Chile's Congress has agreed to postpone the constitutional referendum to October 25 to give the country time to deal with the COVID-19 crisis.
To provide you with an inside view on what’s happening in Chile our friends at Raise the Voices interviewed Nacho Bustamante, a Law student in Chile. During June, Nacho Bustamante spoke with writer Najla Abdullah, at length, about the protests that erupted last October and quickly spread throughout the country.
Bustamante explains the basics of the protests in Chile, why they are protesting, the root causes of the issues that led to the protests, and what Americans can learn from the protests in Chile, all from the perspective of a protester.
Q; Can you please summarize the current protests and their goal?
It’s about the un-responsiveness of the political system, which has been systematically undermined for decades. That is the bigger picture but there are many other issues. These include education, healthcare, the social security system, degradation of the environment by the economic model, and many other things that draw people to protest. They are mostly systemic issues.
Q; What is the intended outcome? Is there legislation protesters want to be passed? Or are they just raising awareness in the government? What is the final goal of the protests?
The protests stopped as a result of the COVID pandemic. The government declared a state of emergency, including a curfew, until September. As a result of these measures, the military controls the streets and protests have ceased. The final goal was to draft and approve a new constitution. In November last year, the Parliament announced a date for a referendum on reforming the constitution but the referendum has been postponed due to the pandemic.
Q; You mentioned that there haven’t been many disappearances but considerable police brutality instead. What has been the impact of this use of force? Has it resulted in deaths?
An independent report for the period October 18 to November 30, recorded 52 cases of sexual abuse by police, 5 murders, 197 cases of severe injuries (mostly caused by rubber bullets but also by live ammunition), tens of thousands of illegal detentions, more than 4,000 injuries and many attacks on journalists and paramedics.
Q; Can you please describe Chile’s economic model that seems to have sparked the protests?
We had a democratic system up to the early 70s, which was overthrown by the Pinochet dictatorship. The dictatorship set about dismantling the welfare state that the previous government was building and instead relied on the private sector for almost every aspect of social and economic life. It worked quite well for a while but since the 90s the system has deteriorated. Healthcare coverage is insufficient, the social security system established by the dictatorship is inadequate, people end up with really low pensions, wages are low, and a good education is unaffordable for most. Chile projects a very positive image to the outside world, one of prosperity and economic growth, but many people are angry because this is a false image.
Q; What has been the government’s reaction to the protests? Have they promised any policy changes?
The government supports the security forces and denies that there have been human rights violations. They blame the protests on external actors.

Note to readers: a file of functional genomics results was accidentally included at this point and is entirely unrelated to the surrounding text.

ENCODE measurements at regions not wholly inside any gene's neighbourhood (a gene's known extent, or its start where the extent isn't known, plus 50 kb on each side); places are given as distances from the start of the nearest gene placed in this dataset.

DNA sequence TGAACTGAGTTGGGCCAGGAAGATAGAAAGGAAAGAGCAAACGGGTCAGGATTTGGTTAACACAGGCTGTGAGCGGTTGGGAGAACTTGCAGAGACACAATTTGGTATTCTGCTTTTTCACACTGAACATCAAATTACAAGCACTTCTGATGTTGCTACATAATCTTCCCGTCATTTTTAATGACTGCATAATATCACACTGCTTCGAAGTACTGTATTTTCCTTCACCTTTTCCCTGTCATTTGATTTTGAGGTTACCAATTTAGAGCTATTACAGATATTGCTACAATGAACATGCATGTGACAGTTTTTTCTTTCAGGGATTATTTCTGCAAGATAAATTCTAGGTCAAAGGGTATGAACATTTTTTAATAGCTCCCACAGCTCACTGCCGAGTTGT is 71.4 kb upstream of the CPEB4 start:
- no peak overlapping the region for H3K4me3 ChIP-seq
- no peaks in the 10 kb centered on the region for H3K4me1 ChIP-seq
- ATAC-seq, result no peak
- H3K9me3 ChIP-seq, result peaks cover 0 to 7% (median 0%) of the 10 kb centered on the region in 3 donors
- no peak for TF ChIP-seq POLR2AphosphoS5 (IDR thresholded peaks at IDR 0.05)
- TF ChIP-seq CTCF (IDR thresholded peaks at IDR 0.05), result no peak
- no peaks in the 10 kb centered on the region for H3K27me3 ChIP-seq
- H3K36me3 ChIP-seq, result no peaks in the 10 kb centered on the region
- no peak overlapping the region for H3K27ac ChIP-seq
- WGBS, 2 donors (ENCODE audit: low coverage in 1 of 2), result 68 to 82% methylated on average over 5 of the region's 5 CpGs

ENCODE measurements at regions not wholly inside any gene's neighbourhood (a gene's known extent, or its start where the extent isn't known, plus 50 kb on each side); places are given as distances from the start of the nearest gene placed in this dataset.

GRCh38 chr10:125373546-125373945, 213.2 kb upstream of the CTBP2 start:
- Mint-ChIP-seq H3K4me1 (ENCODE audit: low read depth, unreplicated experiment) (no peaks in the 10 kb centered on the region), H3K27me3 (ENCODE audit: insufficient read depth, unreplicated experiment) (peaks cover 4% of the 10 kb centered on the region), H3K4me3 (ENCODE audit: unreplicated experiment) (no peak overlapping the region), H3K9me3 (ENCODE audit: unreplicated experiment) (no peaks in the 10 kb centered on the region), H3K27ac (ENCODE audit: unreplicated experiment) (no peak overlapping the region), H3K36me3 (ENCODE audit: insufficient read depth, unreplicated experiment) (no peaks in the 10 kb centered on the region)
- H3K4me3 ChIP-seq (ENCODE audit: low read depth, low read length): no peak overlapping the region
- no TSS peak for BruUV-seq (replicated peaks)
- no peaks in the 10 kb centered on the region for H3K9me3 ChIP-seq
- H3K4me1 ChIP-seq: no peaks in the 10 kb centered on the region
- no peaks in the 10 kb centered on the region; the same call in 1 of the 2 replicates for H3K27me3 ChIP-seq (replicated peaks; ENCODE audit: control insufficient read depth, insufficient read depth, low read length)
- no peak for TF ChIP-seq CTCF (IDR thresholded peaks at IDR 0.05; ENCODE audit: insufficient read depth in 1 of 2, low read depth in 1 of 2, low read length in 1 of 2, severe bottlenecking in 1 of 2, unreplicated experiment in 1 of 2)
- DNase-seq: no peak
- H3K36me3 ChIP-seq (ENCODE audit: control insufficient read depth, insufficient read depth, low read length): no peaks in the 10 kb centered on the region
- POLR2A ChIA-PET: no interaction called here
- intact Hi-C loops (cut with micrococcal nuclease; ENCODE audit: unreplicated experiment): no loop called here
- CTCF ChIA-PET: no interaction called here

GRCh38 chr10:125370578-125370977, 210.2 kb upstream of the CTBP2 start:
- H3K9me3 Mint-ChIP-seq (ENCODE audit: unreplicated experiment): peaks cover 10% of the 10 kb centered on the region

Not much. The debate centered on whether to draft a new constitution. But there was no effort to address the use of violence by police and military. The government supports the security forces and denies that there have been human rights violations. They blame the protests on external actors. They have not admitted any faults and there seems to be no self-criticism.
Q; How are reporters being treated in Chile?
We have seen a lot of violence toward journalists and independent photographers by the police. It’s like they’re trying to stop freedom of speech, there’s no other explanation. Freedom of speech is systematically violated—damaging equipment, beating up journalists, even shooting at them, etc. This is mostly directed at independent journalists. Because most big media are owned by political interests, the government is trying to suppress the work of independent journalists. They want only journalists that work for big media companies to report on what is happening on the streets, so they are the only ones allowed to cover protest sites.
Q; How long do you think that these protests will last?
I don’t really have an answer. The government’s handling of the pandemic is really bad which allows them to control the social unrest. My guess is that when the whole COVID situation lessens, protests will probably start up again. At the very least there will be protests on October 18, which marks the first anniversary of the start of the social protests. It’s a very special day for everyone here.
Q; What can American protesters learn from protesters in Chile?
What they can learn is to be careful. Don’t take unnecessary risks to protest or for the photo op. There have been many deaths and injuries in Chile because of the protests.
Q; What do you think Raise the Voices can do to help? What would you like us to do?
A good starting point is to expose the human rights abuses to an English speaking public. Raise awareness of the protests so that protesters feel they are not alone. Some of the protesters have links with international NGOs but many people in Chile feel isolated because of the lack of response from the government and its sanctioning of police brutality. Help protesters connect with other human rights protests and exchange views on how to make policy changes.
Najla Abdullah is a Palestinian human rights advocate.